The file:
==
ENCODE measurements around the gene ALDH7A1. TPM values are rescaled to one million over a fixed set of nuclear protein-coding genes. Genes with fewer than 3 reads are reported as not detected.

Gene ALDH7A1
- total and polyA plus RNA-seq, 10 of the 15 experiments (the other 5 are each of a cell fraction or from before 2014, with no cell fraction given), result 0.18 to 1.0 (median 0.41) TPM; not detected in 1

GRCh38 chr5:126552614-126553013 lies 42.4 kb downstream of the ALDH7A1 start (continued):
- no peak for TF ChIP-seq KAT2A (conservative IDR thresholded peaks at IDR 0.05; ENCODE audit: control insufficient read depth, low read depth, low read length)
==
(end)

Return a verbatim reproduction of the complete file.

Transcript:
ENCODE measurements around the gene ALDH7A1. TPM values are rescaled to one million over a fixed set of nuclear protein-coding genes. Genes with fewer than 3 reads are reported as not detected.

Gene ALDH7A1
- total and polyA plus RNA-seq, 10 of the 15 experiments (the other 5 are each of a cell fraction or from before 2014, with no cell fraction given), result 0.18 to 1.0 (median 0.41) TPM; not detected in 1

GRCh38 chr5:126552614-126553013 lies 42.4 kb downstream of the ALDH7A1 start (continued):
- no peak for TF ChIP-seq KAT2A (conservative IDR thresholded peaks at IDR 0.05; ENCODE audit: control insufficient read depth, low read depth, low read length)